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You can call Brian Tischler many things—an innovator, a programmer, a farmer—but don’t call him a techie. Despite eschewing the title, He is the creator of AgOpenGPS, a cutting-edge, free, open-source code used to automate farm vehicles. With users all over North America and even a few in Europe, the project Tischler started as a way to make his own farm more efficient has grown more than he could have expected.

GrainsWest: How did you get involved in automated farm technology?

Brian Tischler: I kind of have two lives. I started out in electronics, specifically in biomedical electronics in a hospital—all those things that go beep and keep people alive. I did that for quite a few years before I took over my dad’s farm in the ’90s.

GW: Your farm is a bit different than others in Alberta. How do you operate it?

BT: Together with a neighbour, we farm about 2,500 acres. We also work with a rancher. Our farm is a mixed collaborative farm. We’re all independent, but we work together and get the benefits and the win-win of both cattle and grain farming. It allows us to grow more crops and have a built-in market for our crops [since we can use them as feed for the cattle] and straw. It works out really well.

GW: Did you think you’d ever get back into programming while running the farm?

BT: Along the way, I’ve still done some programming and electronics work. It’s something like riding a bicycle—you never forget it. When I first got to the farm, I got into game programming. Of course, it had no real-life purpose for the farm, so I gave it up for about 10 years. Then we needed our tractor and our air seeder to be able to map where we went in the cab, so I started looking into GPS and using my game background and experience and just started programming it. That became AgOpenGPS.

GW: How would you describe AgOpenGPS?

BT: AgOpenGPS is just a Windows tablet or laptop application that reads the GPS data from any GPS receiver and does auto-steer, section control and mapping—all the functions of many of the commercial products that you buy and put into your tractor. In a nutshell, that’s it. It’s a precision-ag application for remote controlling the tractor and its implements. It shows where you’ve been and turns off the tool that’s doing the applying [of fertilizer and seed] where you’ve already applied—that’s called section control. It’s crazy, because a lot of farmers in Europe are much more interested in it than here in North America.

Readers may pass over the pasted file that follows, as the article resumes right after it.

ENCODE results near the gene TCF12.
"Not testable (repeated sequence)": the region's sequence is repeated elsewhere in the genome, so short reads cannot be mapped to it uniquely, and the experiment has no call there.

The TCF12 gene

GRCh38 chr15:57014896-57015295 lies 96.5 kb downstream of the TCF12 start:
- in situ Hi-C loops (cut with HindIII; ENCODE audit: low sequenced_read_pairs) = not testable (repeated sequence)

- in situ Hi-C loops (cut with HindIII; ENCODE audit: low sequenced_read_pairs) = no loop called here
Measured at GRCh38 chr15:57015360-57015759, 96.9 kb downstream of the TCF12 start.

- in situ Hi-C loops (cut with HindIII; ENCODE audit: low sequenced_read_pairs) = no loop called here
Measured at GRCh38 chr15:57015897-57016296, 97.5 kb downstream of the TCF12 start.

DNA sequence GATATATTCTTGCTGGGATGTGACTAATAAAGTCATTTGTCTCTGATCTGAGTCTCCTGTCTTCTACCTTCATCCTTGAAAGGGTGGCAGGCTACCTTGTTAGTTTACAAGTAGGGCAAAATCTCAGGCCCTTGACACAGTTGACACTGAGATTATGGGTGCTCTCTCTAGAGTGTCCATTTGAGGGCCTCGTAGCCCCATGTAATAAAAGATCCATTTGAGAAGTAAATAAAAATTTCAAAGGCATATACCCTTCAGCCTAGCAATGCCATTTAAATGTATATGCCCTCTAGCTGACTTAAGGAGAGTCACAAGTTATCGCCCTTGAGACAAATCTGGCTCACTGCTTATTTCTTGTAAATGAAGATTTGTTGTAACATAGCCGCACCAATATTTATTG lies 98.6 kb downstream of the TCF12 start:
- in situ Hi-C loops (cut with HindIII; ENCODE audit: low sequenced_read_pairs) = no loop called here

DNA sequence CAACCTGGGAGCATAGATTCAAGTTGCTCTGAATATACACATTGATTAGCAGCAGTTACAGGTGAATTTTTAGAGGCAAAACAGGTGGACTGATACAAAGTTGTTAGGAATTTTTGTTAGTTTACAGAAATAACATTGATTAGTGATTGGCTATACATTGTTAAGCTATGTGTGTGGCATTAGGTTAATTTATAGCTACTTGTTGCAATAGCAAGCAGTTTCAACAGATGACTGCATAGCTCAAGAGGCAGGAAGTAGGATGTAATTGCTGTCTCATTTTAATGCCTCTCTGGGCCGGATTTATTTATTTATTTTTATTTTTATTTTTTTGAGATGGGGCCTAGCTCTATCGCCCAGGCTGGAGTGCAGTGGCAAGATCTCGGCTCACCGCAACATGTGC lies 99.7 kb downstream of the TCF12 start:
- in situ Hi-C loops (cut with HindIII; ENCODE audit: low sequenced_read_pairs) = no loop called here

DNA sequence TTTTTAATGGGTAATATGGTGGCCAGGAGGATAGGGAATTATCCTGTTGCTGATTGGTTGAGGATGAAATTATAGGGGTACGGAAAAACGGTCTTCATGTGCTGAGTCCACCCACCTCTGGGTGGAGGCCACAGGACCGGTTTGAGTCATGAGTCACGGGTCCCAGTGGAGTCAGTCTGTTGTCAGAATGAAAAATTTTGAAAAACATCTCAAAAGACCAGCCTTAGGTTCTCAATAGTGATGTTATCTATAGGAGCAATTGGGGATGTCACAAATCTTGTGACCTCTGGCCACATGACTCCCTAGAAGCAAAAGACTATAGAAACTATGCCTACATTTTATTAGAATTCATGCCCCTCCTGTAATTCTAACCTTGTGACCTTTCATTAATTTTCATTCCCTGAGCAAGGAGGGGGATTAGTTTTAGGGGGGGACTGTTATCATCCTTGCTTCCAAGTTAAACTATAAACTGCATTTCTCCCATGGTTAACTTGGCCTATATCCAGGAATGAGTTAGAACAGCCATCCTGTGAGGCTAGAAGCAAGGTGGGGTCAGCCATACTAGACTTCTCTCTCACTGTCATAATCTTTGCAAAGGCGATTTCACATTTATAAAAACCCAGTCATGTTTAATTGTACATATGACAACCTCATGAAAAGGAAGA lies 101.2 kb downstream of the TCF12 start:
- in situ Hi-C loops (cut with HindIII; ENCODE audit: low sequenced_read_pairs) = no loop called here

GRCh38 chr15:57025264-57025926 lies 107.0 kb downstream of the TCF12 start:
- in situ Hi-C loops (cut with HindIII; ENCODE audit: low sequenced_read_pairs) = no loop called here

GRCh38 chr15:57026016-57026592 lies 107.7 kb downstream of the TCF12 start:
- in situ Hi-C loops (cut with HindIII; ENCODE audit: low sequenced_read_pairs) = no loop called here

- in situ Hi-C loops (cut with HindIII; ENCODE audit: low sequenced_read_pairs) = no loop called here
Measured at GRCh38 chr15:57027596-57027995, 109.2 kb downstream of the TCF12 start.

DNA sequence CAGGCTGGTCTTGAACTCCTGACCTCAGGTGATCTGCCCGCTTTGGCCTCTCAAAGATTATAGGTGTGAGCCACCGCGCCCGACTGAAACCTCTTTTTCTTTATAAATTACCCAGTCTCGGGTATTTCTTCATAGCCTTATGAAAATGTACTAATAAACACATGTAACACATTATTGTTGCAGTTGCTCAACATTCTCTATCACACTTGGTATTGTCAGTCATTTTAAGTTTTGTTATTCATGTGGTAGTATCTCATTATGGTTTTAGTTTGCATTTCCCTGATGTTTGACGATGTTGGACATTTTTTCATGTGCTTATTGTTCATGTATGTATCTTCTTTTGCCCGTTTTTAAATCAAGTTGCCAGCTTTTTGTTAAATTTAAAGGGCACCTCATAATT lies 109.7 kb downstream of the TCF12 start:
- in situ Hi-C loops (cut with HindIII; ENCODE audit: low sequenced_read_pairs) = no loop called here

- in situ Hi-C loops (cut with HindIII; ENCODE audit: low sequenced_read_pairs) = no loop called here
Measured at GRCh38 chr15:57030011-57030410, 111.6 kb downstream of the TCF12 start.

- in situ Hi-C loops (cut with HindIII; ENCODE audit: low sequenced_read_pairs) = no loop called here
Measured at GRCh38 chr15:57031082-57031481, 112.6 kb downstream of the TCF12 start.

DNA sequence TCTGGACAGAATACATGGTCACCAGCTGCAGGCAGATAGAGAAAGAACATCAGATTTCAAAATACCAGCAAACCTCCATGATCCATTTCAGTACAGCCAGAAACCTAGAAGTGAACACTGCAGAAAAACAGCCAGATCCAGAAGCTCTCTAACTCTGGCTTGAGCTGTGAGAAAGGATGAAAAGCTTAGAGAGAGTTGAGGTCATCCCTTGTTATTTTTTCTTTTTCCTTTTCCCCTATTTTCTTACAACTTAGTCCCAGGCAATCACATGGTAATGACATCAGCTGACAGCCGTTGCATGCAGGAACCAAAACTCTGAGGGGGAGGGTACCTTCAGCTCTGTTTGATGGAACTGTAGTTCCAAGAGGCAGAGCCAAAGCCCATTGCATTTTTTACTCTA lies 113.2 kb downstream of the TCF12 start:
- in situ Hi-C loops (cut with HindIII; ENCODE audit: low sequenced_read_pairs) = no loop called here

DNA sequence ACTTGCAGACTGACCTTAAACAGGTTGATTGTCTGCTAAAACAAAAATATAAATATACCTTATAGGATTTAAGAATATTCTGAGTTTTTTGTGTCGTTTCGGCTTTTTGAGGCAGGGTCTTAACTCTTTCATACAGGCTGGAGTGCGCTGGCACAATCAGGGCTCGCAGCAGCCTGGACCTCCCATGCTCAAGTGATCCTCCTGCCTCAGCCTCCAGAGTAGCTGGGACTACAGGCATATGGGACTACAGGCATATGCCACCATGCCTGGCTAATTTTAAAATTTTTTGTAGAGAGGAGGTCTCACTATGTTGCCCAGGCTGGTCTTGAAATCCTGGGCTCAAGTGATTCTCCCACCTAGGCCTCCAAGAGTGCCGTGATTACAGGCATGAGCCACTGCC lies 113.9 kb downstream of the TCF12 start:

GW: Why do you think that is?

BT: In European nations, they have smaller fields, so the cost of a $10,000 to $15,000 piece of equipment [like a new tractor with automated controls] is just not justified.

GW: Is this a complicated program
to run?

BT: This is totally do-it-yourself, but we—and when I say we, I mean me—haven’t completely de-geeked it yet. You have to buy a few little parts like a circuit board, USB adapter, antenna and basic transmitter—do some wiring and soldering. You do have to know a little bit of electronics.



GW: There’s a large community around AgOpenGPS. Do you know how many people are using it?

BT: There’s no download counter, so I have no idea. The software is stored on GitHub, and all you know is when people comment or fork it, which is when they download it and make their own version. There are plenty of people who have done that, and the licensing is such that if you download AgOpenGPS and you make changes, all you have to do is make sure the source code is available. That’s the entire limitation—if you improve it, share it.